The country singer headlines the Tron Theatre on Saturday, as part of Celtic Connections, in support of her new album Tin Star.
It's a record that includesw various reflections on life as a struggling singer.
"I've not done anything radio friendly and obviously when you do that your path is very different, because you're growing your fan base organically and taking the longer road," she says.
"That was a choice I took, but I live in Nashville where plenty of people do the other thing and chase big radio hits. That contrast inspired a lot of songs on the record."
That's not to say the singer wasn't without big label opportunities, though.
After releasing two well-received indie-tinted albums she signed a deal with Interscope Records, the home of acts like Lady Gaga, where she found herself waiting, and waiting, and waiting…
"When I was on a major label my record got shelved for a year and a half, and they didn't know what to do with me," she recalls.
"At that point I could have given up, or gone more pop to make sure they kept me around, but I'm not driven by fame or celebrity.
"It's old country, blues, soul, old rock records I listen to, and when I create music I draw from those influences - it would seem unnatural to go any other way with what I do."
The result means she's a singer equally capable of playing shows with Keane and with legendary punk band Social Distortion (she's opened on tours for both), while her previous three albums (one a year since 2011) are flavoured with both barnstorming country foot-stompers and melancholy tunes aplenty.
Both styles display Lindi's smoky vocal, while the singer's lyrics deal with topics like loneliness and having her heart broken.
"Even if you have lots of friends, you can be in a crowd of people and feel alone, it can be mental as much as a physical thing," she says.
"It's something I come back to as I think it's prevalent in life, and heartbreak… I guess the unfortunate circumstances of my heart is something that people can relate to, and it's never likely not to be relevant."
A more promising love affair in the Canadian's life is with Glasgow. Her Celtic Connections gigs follows on from a raucous previous visit.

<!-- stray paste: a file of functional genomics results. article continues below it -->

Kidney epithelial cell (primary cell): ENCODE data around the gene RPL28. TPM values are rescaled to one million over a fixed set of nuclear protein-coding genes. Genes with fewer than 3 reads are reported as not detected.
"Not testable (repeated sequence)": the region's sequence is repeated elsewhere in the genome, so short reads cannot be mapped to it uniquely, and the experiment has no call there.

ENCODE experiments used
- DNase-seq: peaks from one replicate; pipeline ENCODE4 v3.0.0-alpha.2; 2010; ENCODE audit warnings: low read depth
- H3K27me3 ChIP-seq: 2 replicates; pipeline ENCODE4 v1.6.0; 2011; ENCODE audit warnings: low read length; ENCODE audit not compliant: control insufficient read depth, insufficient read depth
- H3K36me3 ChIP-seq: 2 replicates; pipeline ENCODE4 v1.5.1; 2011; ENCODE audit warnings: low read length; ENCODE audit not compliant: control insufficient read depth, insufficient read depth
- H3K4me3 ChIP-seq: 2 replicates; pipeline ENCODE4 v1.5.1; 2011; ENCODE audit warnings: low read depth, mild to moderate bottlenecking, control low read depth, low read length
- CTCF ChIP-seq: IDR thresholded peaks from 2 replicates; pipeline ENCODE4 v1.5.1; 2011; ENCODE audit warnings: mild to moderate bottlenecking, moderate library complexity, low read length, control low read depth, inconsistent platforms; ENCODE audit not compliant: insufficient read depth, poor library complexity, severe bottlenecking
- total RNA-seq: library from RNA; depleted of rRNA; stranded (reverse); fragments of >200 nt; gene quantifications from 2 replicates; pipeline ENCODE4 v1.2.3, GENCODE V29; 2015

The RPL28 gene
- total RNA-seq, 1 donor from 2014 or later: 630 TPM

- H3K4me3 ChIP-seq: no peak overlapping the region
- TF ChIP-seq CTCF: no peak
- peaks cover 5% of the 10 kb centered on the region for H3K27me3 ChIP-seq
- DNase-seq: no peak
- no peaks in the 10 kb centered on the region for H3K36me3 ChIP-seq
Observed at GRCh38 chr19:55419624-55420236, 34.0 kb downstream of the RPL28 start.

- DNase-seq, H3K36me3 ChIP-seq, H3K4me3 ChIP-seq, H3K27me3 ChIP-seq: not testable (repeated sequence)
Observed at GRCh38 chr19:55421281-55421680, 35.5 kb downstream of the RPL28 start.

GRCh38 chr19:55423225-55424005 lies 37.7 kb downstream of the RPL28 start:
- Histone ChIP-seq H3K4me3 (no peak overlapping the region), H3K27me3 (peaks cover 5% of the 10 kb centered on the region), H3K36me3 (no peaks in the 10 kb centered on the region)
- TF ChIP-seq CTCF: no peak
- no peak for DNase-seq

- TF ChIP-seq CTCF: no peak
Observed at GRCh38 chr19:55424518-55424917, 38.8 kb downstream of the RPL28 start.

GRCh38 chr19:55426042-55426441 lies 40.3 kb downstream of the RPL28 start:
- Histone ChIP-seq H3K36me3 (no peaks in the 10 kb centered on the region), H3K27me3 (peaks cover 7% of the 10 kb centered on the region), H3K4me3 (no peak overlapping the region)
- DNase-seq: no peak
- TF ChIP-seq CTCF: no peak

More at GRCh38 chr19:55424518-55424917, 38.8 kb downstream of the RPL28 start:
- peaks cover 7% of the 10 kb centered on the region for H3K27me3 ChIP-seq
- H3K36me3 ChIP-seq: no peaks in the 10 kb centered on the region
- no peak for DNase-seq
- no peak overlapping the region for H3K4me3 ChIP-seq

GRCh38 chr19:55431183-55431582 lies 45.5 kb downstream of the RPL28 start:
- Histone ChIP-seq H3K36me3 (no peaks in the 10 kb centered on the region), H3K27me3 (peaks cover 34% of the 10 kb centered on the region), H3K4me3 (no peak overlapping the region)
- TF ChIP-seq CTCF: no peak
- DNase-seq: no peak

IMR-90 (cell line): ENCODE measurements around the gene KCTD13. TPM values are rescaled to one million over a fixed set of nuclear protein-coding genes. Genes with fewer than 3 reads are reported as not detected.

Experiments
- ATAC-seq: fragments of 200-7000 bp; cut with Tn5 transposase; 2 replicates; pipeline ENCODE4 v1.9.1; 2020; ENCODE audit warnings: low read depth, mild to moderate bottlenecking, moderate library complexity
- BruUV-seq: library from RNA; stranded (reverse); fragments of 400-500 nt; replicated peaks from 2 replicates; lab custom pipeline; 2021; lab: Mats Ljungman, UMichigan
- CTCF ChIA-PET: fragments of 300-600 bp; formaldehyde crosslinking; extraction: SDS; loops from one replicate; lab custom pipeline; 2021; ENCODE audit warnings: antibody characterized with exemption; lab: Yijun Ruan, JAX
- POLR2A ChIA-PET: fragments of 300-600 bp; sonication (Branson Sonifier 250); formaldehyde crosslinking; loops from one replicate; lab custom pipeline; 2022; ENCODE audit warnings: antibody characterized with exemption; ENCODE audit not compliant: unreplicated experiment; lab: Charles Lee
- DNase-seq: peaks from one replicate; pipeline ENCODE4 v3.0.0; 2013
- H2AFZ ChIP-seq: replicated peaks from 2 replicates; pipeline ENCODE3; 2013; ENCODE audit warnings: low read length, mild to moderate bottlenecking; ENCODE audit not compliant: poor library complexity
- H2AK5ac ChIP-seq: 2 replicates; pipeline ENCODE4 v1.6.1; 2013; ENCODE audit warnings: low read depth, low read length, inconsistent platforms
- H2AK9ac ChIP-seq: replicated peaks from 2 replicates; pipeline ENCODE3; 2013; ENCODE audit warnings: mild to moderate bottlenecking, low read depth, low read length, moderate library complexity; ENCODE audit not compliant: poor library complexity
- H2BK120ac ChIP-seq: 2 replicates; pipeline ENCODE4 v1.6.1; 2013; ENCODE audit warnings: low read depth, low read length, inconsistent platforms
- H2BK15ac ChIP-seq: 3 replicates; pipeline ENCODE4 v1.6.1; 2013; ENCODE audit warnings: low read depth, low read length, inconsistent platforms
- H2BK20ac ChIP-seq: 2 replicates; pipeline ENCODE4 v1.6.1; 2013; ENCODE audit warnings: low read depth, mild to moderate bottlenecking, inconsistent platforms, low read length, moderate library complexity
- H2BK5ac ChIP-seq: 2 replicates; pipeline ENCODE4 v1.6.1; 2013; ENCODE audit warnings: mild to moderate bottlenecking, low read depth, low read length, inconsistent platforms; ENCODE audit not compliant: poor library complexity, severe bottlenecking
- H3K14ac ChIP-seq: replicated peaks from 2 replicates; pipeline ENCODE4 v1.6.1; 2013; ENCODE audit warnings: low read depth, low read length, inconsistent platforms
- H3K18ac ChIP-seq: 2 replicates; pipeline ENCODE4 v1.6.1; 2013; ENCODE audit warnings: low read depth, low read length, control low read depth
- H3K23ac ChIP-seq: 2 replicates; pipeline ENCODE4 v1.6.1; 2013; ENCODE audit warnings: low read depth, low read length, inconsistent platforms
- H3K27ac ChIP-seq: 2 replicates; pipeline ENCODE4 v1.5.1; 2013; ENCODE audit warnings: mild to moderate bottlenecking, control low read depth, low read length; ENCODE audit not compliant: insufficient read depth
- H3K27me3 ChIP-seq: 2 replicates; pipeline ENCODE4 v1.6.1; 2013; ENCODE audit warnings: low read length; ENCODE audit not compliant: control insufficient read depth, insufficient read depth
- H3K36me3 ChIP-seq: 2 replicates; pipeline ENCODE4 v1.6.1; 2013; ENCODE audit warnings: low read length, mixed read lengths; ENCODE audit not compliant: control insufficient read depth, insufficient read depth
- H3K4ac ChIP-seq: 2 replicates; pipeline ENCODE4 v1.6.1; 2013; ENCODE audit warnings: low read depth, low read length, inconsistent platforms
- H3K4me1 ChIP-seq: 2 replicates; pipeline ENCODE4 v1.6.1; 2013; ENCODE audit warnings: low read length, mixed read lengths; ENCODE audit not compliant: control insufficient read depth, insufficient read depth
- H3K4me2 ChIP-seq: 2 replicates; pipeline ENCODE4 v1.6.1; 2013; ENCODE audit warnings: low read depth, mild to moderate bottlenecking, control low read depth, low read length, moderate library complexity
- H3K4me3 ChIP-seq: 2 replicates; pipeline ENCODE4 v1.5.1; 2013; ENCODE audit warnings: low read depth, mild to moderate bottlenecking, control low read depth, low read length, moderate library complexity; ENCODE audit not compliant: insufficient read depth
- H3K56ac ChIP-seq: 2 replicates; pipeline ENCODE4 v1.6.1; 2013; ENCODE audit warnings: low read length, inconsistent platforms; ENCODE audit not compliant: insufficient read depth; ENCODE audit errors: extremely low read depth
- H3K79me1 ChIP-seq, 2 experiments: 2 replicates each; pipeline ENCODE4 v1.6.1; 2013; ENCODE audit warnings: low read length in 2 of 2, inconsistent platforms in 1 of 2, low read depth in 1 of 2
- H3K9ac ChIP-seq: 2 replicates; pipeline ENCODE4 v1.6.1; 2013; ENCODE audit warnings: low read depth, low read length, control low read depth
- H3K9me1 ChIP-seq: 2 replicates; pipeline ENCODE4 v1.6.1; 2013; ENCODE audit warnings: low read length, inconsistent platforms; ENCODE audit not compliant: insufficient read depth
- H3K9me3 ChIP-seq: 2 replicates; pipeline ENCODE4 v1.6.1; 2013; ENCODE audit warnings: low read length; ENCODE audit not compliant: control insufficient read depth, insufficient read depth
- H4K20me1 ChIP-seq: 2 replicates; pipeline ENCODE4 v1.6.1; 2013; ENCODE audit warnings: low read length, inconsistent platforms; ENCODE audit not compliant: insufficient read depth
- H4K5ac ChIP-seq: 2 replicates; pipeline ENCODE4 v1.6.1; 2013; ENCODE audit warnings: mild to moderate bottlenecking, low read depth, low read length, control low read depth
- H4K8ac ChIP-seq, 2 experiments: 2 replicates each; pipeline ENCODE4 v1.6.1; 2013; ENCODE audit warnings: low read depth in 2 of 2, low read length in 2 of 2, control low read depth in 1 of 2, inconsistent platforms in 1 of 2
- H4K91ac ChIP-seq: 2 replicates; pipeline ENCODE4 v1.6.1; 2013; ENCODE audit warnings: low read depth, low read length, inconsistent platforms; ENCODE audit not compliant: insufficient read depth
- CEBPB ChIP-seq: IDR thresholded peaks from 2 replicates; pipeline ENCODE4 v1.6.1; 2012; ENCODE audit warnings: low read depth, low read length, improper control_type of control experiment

"Glasgow is one of my favourite places to play," she recalls cheerfully.
"The last time I played there was Nice N Sleazy, which was a great venue and the crowd were amazing - I'll never forget it.
"There were guys there wearing kilts, and someone gave me a Scottish flag to wear, so it was one of the best shows I can remember from that tour."
Lindi's experienced a variety of shows on her touring career, including a stint as a backing singer for Killers frontman Brandon Flowers, when he was promoting his solo album.
However, it was an experience that reaffirmed her desire to write her own material.
"It was interesting to be the backing singer for a bit and see how that side works," she says.
"It taught me to understand that perspective more and it also taught me that I have this overwhelming urge to be creative and be writing my own songs."
Given her chatty nature, it's not surprising Lindi also enjoys a chinwag with people when she's travelling from town to town - the stranger the better.
"I always feel like I'm pretty strange, so I might as well find like-minded people," she says.
"Usually I'll be able to find someone that's creeping in the corner of the airport bar like me. I like to find the loners in the world…"
n Lindi Ortega, Tron Theatre, Saturday, £13, 7.30pm.